2016 – Ongoing
This is a project that explores natural hand gestures and their social use across distances in virtual reality. We are beginning with the ability to interact with 3D models by detecting collision with a user’s tracked hands (using the Leap Motion). This allows for users to ‘push’ virtual objects back and forth to each other in virtual spaces.
To test this type of networked gesture, we used the AltspaceVR SDK, an SDK for a social VR platform. With this SDK, you can create three.js apps for their innovative built-in browser that can load web pages spatially. The AltspaceVR SDK API supports the idea of behaviors attached to three-dimensional objects. To add collision with hands, we created a new API behavior, called JointCollisionEvents, which fires collision events when the tracked skeleton of the user collides with the respective three-dimensional object. Because our JointCollisionEvents behavior was abstracted out and contributed to the official AltspaceVR SDK, other developers testing their apps in AltspaceVR can also make use of this feature, and find novel uses for it beyond what we intended.
(Load the following URL’s in an AltspaceVR enclosure)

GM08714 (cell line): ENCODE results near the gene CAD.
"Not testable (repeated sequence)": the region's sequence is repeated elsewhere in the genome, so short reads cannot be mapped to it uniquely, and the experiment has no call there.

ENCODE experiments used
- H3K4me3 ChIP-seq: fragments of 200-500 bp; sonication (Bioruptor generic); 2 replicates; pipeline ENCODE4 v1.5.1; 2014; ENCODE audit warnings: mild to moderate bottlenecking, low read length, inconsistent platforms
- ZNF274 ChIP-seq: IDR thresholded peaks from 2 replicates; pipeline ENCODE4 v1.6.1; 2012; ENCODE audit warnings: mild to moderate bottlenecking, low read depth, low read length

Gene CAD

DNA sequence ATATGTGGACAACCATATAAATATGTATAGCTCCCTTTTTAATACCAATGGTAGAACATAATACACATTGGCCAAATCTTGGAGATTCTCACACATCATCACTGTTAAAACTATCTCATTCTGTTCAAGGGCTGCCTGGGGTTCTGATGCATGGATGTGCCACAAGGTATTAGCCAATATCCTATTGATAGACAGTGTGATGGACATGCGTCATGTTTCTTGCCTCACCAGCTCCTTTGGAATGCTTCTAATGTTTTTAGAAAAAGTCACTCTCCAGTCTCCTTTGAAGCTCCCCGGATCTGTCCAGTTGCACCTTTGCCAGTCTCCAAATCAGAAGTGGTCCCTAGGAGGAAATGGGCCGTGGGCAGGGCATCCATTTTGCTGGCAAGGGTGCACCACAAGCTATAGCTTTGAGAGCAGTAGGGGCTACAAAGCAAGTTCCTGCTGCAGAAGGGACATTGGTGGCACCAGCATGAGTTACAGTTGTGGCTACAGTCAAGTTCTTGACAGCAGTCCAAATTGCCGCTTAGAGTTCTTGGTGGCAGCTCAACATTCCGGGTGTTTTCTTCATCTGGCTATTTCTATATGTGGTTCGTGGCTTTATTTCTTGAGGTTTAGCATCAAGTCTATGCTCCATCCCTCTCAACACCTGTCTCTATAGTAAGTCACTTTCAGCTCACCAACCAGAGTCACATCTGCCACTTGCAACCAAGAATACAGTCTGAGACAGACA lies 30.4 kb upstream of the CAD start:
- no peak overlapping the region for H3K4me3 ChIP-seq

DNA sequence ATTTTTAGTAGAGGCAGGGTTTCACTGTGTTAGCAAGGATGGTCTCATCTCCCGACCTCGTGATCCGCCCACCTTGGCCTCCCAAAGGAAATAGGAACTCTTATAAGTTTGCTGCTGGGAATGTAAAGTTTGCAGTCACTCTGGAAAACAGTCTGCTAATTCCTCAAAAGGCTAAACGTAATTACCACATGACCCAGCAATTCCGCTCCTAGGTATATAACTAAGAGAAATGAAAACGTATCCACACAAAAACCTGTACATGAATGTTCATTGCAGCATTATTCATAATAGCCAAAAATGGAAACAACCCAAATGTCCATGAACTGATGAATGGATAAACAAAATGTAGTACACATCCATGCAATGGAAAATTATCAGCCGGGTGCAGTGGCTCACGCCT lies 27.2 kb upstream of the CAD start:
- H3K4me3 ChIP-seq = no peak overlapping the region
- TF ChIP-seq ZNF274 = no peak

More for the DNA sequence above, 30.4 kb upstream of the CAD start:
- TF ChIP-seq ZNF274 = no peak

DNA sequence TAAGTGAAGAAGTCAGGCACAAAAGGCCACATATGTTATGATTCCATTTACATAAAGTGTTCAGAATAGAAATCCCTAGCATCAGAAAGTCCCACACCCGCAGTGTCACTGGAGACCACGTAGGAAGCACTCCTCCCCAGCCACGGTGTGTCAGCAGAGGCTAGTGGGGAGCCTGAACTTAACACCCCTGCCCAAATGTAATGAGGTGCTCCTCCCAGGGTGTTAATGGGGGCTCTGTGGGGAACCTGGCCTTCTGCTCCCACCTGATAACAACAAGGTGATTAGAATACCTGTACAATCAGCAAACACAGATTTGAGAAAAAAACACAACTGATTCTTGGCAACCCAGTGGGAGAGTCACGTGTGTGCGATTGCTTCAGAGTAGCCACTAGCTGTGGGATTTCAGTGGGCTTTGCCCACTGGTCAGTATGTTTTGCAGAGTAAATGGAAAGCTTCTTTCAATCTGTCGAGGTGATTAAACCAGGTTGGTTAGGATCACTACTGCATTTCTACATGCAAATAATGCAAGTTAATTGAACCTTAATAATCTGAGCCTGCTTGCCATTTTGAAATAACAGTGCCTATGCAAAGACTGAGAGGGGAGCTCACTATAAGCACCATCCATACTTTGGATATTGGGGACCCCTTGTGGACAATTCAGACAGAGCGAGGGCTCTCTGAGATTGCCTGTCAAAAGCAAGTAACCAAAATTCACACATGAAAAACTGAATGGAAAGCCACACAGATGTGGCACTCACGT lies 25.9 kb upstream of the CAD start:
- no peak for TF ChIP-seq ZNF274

elevr.com/apps/push: Networked, synchronous cube pushing among multiple users
elevr.com/apps/touch: Networked, synchronous cube touching among multiple users
AltspaceVR SDK Meetup
On December 1, 2016, Evelyn joined the AltspaceVR SDK Meetup in Altspace to demo the new API. The meetup happened in virtual reality, and it was unique for a talk in that the app was able to be loaded, spatially and in realtime right in the virtual meetup space. A giant screen behind us showed the GitHub code as we tested it, so we could talk about the new JointCollisionEvents API and how to use it. The meetup was recorded and archived, so you can watch the talk below:Evelyn demos the JointCollisionEvents API at the AltspaceVR SDK Meetup
AltspaceVR SDK developers have started using the API for their own experiments, including a piano you can play in VR:
Altspace user kai created a virtual piano, seen here being played by Vi, using our JointCollisionEvents API